If you love skiing, mountain climbing or a well planned railroad then you can play on this map of the Swiss Alps made by NYC911. It is part of an interesting scenario in which you have to be very careful in laying your track.
Swiss Mountains Scenario – Forum topic
Six weeks have passed since Canonical’s splashy debut of Ubuntu for phones, but for many here in the Linux blogosphere, the memory is still crystal-clear. It came as some surprise, then, to see follow-up news announced so soon afterward. The news this time? None other than Ubuntu for tablets.
We have been able to extend our Simutrans South American maps collection by courtesy of gabyregistrado. He made a very nice map of the western part of the Rio de la Plata. It measures 1599×798 and has nice water and mountain features. Apparently the air is very good in this environment.
Rio de la Plata (western [...]
LibreOffice can only exist since people are working on it: so please, tell us a bit about yourself. I’m a member of LibreOffice Japanese Team; working in the backyard of Japanese community. Driving translation, reporting bugs instead of people who can’t use English and attending FLOSS events in Japan. In the team, my main task [...]
There’s no denying that Linux has had a lot of great moments since the turn of the millennium, and Linux Girl has done her best to highlight each and every one of them — at least over the past six or so of those years. Recently, however, the question was the subject of a new poll that prompted vigorous debate.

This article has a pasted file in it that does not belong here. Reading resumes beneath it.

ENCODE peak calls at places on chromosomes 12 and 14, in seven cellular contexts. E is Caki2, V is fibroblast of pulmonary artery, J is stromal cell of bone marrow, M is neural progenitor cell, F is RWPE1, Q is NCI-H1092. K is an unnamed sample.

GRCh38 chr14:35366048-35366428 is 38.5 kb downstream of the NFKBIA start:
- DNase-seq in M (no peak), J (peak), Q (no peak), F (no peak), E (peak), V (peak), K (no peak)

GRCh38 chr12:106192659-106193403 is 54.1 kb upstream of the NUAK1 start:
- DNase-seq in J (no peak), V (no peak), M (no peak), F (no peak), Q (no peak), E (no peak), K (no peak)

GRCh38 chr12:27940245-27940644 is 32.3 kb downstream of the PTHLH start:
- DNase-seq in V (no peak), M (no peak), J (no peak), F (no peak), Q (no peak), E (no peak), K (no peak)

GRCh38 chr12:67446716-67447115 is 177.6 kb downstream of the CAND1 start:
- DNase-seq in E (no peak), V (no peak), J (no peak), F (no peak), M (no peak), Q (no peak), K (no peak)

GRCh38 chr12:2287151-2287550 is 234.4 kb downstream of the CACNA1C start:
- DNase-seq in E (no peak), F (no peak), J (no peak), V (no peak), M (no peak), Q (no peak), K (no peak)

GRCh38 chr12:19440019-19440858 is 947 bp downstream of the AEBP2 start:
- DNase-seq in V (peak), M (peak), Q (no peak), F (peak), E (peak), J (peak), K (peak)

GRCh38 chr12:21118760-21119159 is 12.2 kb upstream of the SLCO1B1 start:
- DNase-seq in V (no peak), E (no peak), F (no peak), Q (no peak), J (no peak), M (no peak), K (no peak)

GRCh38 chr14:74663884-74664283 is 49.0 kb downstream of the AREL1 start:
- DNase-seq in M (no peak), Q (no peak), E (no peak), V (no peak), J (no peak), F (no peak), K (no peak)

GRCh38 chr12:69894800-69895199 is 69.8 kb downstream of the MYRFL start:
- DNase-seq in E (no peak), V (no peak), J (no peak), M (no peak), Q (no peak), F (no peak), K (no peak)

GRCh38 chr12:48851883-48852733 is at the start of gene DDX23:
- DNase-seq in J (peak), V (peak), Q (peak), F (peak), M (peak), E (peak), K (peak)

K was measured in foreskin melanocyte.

Rumors are not exactly an uncommon phenomenon here in the Linux community, but every once in a while one comes along that is so compelling, such a deliciously tantalizing prospect, that bloggers just can’t leave it alone, no matter how far-fetched it may be. Case in point? Oh, it’s a juicy one: “Microsoft is having a ‘meaningful look’ at a full Linux port of Office … .
It’s no secret that partnerships involving Microsoft tend to make Linux bloggers nervous, and given the lessons of history, it’s not exactly any wonder, either. So FOSS fans will have to be excused for the anxiety with which they’ve watched the latest developments with Dell. CEO and founder Michael Dell is attempting to take the company private through a leveraged buyout.
If Linux Girl didn’t have to spend such a large proportion of her salary dry-cleaning her cape each week, there’s no doubt she would invest those extra fortunes in some of the many purveyors of ibuprofen and other pain-relieving medicines. Why? Because of all the headaches FOSS fans are forced to endure here in the Linux blogosphere.
They say everything old is new again, and it would be difficult to find a better example than a post on Slashdot last week. “Why a Linux User Is Using Windows 3.1″ is the title of said post, which refers to a recent NetworkWorld story by the same name. “About two weeks back, I was using my Android tablet and looking for a good graphics editor,” author and said Linux user Bryan Lunduke began.
Well it’s been another wild week here in the Linux blogosphere, what with all the ruckus emanating out of the bordering Redmond territories. Much like what happened last fall when Windows 8 made its fanfare-filled debut, the launch of Office 2013 and 365 last Tuesday left more than a few Linux bloggers with a ringing in the ears that didn’t abate for days.
Today we interview two great women, Helen Ushakova and Sophie Gautier, from the Russophone and Francophone communities. LibreOffice can only exist since people are working on it: so please, tell us a bit about yourself. Helen: My name is Elena Ushakova, also known by nicknames as Helen Russian (helenrussian, helen_russian). I am 36 years old. [...]